- Frederick Woods has been approved for parole after serving more than 40 years in prison.
- Woods and two accomplices abducted 26 children on a school bus in 1976.
- Woods was denied parole 17 times and said his character changed at his 18th parole hearing on Friday.
A man who has been in jail for four decades after kidnapping a school bus from children and burying it alive in 1976 has been approved for parole, Nation World News and NBC News reported.
Frederick Woods, 70, was cleared during a parole hearing at California Men’s Colony, a state jail, on Friday after being previously denied 17 times. He had the support of two survivors.
“I believe you’ve served up enough time for the crime you committed,” said survivor Larry Park, who supported Woods’ release along with Rebecca Reynolds Dailey. But Park added, “I’m worried about the addiction you can have to money,” and encouraged Woods to consider getting treatment.
Woods and his accomplices, brothers Richard and James Schoenfeld, abducted 26 children and their bus driver on July 15, 1976, near Chowchilla, a town 125 miles southeast of San Francisco.
USA TODAY has reached out to the Department of Corrections and Rehabilitation in California.
According to Nation World News, the group took the 27 hostages 100 miles to Livermore where they were placed in a moving truck and buried alive. Woods and the brothers demanded $ 5 million from the State Council of Education.
The children, aged 5 to 14, and bus driver were able to dig out their path after 16 hours. It was considered the largest mass abduction in U.S. history, the outlet reported.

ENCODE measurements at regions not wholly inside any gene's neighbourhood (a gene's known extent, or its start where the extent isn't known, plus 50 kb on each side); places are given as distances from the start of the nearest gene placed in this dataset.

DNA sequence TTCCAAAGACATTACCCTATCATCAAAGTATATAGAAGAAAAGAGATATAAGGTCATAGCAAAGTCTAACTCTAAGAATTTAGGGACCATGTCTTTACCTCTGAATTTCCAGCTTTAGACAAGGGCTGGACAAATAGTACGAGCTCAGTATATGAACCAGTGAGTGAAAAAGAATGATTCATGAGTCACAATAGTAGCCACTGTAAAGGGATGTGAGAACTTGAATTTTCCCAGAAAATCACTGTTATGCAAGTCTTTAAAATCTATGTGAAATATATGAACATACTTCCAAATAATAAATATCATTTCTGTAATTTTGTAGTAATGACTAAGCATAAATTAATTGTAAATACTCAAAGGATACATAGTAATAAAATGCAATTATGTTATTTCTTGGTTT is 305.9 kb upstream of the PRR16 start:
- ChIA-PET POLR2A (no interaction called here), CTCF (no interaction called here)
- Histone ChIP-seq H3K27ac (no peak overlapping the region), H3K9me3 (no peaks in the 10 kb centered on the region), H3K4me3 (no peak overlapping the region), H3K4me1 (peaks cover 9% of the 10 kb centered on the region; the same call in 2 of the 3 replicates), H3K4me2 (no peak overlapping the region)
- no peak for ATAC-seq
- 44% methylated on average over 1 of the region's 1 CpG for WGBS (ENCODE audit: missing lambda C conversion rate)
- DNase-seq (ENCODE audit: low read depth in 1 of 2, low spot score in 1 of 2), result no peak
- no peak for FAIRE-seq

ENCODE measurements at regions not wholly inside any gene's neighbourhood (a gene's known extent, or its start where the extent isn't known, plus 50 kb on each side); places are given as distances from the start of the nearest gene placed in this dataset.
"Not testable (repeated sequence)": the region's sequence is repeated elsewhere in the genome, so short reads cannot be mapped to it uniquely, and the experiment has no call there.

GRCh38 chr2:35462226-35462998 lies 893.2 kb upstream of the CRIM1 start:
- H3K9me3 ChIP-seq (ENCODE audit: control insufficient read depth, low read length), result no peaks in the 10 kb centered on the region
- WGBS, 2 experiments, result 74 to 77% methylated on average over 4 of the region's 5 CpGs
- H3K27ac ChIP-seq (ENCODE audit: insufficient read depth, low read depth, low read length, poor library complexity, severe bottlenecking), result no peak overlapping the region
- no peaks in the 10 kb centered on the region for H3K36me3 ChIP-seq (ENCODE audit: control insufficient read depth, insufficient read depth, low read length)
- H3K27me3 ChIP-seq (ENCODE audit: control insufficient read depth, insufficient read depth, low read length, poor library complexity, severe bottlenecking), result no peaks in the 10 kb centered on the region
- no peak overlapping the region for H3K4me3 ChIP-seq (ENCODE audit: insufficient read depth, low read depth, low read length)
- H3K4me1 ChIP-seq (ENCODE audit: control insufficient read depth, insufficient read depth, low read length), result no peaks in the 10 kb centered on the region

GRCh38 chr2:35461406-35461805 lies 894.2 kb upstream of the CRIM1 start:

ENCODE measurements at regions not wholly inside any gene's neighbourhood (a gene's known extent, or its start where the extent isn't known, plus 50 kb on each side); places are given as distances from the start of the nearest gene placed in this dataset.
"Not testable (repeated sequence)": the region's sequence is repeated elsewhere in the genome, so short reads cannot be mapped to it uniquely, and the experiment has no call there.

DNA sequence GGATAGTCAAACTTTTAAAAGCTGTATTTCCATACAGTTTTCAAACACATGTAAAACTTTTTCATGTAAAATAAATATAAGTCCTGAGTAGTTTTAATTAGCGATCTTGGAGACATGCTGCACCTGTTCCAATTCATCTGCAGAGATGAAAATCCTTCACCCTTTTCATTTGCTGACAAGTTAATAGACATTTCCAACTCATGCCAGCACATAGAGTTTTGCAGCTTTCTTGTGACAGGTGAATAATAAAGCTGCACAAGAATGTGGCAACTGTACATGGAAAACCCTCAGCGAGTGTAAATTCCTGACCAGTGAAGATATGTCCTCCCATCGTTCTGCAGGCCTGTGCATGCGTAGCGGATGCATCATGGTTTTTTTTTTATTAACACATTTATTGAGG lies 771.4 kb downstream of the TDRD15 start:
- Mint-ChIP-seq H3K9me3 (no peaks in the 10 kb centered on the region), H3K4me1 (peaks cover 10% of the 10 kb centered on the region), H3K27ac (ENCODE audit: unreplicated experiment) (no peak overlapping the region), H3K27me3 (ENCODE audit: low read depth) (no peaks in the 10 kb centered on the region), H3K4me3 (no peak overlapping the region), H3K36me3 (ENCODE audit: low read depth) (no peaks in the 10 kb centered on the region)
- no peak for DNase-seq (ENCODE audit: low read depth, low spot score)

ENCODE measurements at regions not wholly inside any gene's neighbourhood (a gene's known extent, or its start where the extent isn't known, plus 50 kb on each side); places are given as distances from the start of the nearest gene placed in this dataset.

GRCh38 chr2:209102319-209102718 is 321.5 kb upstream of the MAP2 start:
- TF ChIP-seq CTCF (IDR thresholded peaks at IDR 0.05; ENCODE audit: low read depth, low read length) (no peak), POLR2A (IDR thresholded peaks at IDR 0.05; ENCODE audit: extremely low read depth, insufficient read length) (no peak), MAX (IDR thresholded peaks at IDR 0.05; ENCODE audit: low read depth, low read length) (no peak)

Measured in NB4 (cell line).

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Governor Gavin Newsom’s late father, State Judge William Newsom, reduced all three men’s life sentences in 1980 so they could have a chance at parole.
Richard was released in 2012 following an appeal court order and James was arrested by the then Gov. Jerry Brown in 2015.
Woods read an apology for his crime during his parole hearing on Friday.
“I had empathy with the victims that I did not have then,” he said. “I have had a character change since then.”
“I was 24 years old,” he added. “Now I fully understand the terror and trauma I caused. I take full responsibility for this heinous act.”
Because Woods committed the crime when he was young, he falls under a California law that requires parole commissioners to give greater weight to the release of inmates who were convicted in their youth but are now elderly and have served long prison sentences.
The approval of the parole hearing will be finalized within 120 days, and will then be sent to Governor Gavin Newsom where he will have 30 days to review the decision, Nation World News reports. Because it is not a conviction for murder, Newsom can not set it aside, but rather send it to the Parole Board’s hearings for review.
Jennifer Brown Hyde, a survivor who opposes Woods parole, said he did not completely fix the crime
“He could have done a lot more,” she said. “Even the settlement paid to some of our survivors was not sufficient. It was enough to pay for a little therapy, but not enough to buy a house.”
Contributed by: Associated Press